Henckels Zwilling offers a mail in sharpening service and they do a great job. Buy ZWILLING Sharpening Service Sharpening service | ZWILLING.COM
Once sharp an occasional use of a sharpening steel maintains the edge for a long time, for me 3+ years. I am sure the quality of the steel in the Zwilling Pro line steel contributes to maintain a sharp edge too.

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To be clear, all reputable knives are made with “quality” steel. But the style of the user matters in determining what tradeoffs are best because no steel can ever be best at toughness, edge retention and corrosion resistance at the same time. And even if you know the sort of steel, it matters at what temperature it was tempered to know what sort edge it will take and keep (if you temper it at high temps it tends to lose corrosion resistance and that makes keeping an edge harder). The link below explains some of it. That guy’s website is exclusively about this. He even invented a new alloy a few years back but it’s still not “best” for everyone.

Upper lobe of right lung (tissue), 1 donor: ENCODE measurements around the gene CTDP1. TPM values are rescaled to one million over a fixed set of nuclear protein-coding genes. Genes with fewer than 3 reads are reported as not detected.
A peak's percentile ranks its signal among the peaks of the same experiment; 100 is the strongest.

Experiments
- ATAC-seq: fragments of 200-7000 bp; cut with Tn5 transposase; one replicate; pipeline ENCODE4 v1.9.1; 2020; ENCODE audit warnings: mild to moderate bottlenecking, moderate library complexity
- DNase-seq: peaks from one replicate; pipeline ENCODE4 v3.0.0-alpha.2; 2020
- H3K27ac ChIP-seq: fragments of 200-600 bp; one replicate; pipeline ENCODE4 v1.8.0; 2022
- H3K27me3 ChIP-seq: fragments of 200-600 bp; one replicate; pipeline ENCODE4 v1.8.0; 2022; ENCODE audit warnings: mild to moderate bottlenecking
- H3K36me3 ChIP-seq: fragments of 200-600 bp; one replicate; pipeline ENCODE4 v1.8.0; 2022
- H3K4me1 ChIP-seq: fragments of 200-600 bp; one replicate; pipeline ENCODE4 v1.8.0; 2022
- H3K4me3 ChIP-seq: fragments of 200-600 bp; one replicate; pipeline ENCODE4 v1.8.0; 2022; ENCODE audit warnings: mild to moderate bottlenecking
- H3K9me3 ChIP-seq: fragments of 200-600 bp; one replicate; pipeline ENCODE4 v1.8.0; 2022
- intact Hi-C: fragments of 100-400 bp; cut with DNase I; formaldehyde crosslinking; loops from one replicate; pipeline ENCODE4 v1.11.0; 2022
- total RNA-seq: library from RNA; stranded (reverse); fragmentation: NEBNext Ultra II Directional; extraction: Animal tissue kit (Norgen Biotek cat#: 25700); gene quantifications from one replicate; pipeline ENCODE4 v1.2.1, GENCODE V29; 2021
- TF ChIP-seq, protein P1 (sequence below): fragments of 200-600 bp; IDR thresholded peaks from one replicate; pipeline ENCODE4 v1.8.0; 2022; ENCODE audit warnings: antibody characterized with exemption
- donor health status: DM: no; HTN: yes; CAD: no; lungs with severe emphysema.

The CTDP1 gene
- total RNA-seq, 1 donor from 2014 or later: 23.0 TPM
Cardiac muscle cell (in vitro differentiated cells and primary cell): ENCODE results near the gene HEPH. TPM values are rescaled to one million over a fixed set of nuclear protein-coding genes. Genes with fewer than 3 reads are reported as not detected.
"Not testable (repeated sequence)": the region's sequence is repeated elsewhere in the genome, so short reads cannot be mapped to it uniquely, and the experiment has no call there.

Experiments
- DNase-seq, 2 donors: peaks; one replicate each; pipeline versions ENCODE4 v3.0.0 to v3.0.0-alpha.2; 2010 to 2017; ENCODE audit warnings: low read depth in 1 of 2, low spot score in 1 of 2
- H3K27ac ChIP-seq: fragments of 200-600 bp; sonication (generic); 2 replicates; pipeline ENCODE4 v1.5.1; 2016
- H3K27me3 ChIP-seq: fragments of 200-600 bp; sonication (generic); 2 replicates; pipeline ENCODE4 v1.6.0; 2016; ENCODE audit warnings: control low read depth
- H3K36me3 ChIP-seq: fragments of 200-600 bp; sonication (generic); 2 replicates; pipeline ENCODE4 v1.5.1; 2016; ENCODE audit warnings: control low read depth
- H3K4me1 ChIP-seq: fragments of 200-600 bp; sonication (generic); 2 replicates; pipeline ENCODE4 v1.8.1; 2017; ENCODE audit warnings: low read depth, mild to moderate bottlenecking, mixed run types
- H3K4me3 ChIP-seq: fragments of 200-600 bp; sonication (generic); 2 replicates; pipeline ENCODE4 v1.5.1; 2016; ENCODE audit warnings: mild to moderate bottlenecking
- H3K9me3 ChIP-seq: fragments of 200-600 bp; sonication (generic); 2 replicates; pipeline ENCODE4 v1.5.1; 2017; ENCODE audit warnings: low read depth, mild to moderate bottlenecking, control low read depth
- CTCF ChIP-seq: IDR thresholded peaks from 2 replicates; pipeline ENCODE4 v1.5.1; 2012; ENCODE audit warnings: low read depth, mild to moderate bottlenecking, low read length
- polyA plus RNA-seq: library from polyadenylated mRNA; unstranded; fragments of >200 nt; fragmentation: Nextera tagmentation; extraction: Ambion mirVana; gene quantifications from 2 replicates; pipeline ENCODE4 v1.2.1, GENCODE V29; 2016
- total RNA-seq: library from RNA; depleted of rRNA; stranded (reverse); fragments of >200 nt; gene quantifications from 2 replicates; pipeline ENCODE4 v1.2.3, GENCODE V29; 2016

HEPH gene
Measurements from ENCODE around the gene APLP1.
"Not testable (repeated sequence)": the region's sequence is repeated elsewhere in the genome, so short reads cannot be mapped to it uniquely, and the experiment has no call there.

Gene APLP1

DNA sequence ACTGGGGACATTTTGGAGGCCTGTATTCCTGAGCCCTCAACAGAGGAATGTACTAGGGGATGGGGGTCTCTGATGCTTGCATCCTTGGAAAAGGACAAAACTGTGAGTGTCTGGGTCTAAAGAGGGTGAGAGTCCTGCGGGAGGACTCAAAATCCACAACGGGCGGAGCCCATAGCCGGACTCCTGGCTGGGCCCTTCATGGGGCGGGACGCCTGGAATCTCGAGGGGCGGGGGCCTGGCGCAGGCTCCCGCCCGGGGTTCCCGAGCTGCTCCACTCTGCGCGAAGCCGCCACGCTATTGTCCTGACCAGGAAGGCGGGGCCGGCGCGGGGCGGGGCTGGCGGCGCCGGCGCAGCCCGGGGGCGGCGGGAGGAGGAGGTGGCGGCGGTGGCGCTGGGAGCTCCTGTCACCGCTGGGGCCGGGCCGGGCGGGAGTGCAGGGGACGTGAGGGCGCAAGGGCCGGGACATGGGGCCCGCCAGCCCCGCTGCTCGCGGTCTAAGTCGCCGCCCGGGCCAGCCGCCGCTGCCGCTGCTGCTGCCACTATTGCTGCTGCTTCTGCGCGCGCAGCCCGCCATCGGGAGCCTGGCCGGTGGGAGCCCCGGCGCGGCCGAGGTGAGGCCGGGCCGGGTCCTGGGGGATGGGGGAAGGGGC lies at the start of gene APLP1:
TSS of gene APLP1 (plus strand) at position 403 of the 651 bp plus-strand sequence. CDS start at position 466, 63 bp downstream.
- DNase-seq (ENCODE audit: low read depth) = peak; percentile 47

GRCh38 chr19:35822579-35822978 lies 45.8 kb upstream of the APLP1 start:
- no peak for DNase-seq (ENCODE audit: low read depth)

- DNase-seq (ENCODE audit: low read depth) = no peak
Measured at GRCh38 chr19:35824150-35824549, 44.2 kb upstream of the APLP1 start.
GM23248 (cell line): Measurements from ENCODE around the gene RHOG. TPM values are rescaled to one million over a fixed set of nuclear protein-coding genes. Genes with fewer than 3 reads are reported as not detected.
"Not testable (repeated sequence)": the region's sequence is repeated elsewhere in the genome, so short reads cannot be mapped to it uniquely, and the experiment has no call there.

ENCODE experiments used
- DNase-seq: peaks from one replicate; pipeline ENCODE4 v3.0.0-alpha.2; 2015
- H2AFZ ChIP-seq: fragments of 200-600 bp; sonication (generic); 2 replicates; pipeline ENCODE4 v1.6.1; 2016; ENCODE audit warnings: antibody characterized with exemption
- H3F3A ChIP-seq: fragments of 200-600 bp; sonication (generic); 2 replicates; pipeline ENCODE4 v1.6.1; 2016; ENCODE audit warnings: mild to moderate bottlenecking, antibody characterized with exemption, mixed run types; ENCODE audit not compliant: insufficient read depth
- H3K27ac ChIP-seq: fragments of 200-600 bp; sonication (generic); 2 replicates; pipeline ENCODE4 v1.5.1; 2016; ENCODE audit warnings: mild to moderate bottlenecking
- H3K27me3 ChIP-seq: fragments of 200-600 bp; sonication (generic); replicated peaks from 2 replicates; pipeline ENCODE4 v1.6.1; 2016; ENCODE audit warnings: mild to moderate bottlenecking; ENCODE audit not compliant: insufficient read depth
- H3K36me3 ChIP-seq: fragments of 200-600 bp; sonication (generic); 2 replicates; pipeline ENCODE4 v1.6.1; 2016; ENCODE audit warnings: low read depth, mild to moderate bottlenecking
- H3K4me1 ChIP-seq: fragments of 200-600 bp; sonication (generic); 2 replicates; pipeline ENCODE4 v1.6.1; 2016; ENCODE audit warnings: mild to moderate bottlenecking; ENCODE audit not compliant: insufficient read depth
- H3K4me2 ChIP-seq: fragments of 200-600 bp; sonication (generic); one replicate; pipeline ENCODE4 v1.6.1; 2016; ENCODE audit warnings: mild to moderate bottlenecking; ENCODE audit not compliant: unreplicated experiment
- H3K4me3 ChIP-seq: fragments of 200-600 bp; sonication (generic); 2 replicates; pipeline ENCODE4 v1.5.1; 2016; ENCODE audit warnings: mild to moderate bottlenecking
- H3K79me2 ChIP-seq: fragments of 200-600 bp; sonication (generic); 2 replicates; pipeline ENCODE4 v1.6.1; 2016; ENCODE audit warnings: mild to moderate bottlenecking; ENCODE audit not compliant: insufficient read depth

I’ve had amazing results with just a diamond steel on my global knives. The diamonds on it actually do a great job sharpening the edge instead of just lining it up. You can see metal dust when you wipe off the knife after using it and it is razor sharp, been using one for decades now with no reason to try anything else. Costs about $20 so you’re not out much if it’s not for you. Can’t get a link to work, just search Amzon for diamond steel.

Might want to look into end grain cutting boards if you’re not already using one.

Try Knife Aid, mailin service , extremely efficient( knives returned in 48hr) incredibly sharp( now missing the nail end middle finger). Was once featured on shark tank. Not cheap . Mailing no hassle and included in cost. A treat to use very sharp knives.


Used Knife Aid for the first time. They did a fantastic job.


All right - I’m going to give them a try.